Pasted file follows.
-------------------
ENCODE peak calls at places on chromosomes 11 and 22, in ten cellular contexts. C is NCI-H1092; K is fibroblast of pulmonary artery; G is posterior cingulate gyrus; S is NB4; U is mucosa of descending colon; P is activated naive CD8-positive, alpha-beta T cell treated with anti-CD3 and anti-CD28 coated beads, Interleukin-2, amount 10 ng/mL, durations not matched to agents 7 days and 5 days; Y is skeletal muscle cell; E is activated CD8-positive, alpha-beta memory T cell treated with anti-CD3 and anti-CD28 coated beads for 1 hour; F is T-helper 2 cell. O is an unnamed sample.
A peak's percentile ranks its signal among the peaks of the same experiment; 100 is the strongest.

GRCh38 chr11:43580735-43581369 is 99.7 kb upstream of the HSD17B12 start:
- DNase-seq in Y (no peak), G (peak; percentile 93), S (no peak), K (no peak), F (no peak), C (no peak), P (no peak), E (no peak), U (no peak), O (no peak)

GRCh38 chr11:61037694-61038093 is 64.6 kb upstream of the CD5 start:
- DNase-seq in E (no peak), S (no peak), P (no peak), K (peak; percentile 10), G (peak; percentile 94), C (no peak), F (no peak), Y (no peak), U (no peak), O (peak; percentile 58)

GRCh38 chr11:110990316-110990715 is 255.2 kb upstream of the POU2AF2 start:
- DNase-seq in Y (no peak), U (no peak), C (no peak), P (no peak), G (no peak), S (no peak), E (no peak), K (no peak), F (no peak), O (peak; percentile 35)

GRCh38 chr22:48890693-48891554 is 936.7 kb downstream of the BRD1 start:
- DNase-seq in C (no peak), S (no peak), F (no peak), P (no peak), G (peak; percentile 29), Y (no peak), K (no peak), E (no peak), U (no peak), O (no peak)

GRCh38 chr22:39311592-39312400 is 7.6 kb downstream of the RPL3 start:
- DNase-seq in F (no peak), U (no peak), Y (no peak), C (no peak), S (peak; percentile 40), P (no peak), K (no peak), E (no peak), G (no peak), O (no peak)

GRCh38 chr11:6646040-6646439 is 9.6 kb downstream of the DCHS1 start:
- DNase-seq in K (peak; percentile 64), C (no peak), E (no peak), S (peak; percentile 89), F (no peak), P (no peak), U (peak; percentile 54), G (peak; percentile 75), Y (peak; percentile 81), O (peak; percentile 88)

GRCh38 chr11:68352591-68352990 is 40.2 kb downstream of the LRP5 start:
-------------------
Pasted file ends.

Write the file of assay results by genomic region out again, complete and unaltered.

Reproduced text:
ENCODE peak calls at places on chromosomes 11 and 22, in ten cellular contexts. C is NCI-H1092; K is fibroblast of pulmonary artery; G is posterior cingulate gyrus; S is NB4; U is mucosa of descending colon; P is activated naive CD8-positive, alpha-beta T cell treated with anti-CD3 and anti-CD28 coated beads, Interleukin-2, amount 10 ng/mL, durations not matched to agents 7 days and 5 days; Y is skeletal muscle cell; E is activated CD8-positive, alpha-beta memory T cell treated with anti-CD3 and anti-CD28 coated beads for 1 hour; F is T-helper 2 cell. O is an unnamed sample.
A peak's percentile ranks its signal among the peaks of the same experiment; 100 is the strongest.

GRCh38 chr11:43580735-43581369 is 99.7 kb upstream of the HSD17B12 start:
- DNase-seq in Y (no peak), G (peak; percentile 93), S (no peak), K (no peak), F (no peak), C (no peak), P (no peak), E (no peak), U (no peak), O (no peak)

GRCh38 chr11:61037694-61038093 is 64.6 kb upstream of the CD5 start:
- DNase-seq in E (no peak), S (no peak), P (no peak), K (peak; percentile 10), G (peak; percentile 94), C (no peak), F (no peak), Y (no peak), U (no peak), O (peak; percentile 58)

GRCh38 chr11:110990316-110990715 is 255.2 kb upstream of the POU2AF2 start:
- DNase-seq in Y (no peak), U (no peak), C (no peak), P (no peak), G (no peak), S (no peak), E (no peak), K (no peak), F (no peak), O (peak; percentile 35)

GRCh38 chr22:48890693-48891554 is 936.7 kb downstream of the BRD1 start:
- DNase-seq in C (no peak), S (no peak), F (no peak), P (no peak), G (peak; percentile 29), Y (no peak), K (no peak), E (no peak), U (no peak), O (no peak)

GRCh38 chr22:39311592-39312400 is 7.6 kb downstream of the RPL3 start:
- DNase-seq in F (no peak), U (no peak), Y (no peak), C (no peak), S (peak; percentile 40), P (no peak), K (no peak), E (no peak), G (no peak), O (no peak)

GRCh38 chr11:6646040-6646439 is 9.6 kb downstream of the DCHS1 start:
- DNase-seq in K (peak; percentile 64), C (no peak), E (no peak), S (peak; percentile 89), F (no peak), P (no peak), U (peak; percentile 54), G (peak; percentile 75), Y (peak; percentile 81), O (peak; percentile 88)

GRCh38 chr11:68352591-68352990 is 40.2 kb downstream of the LRP5 start: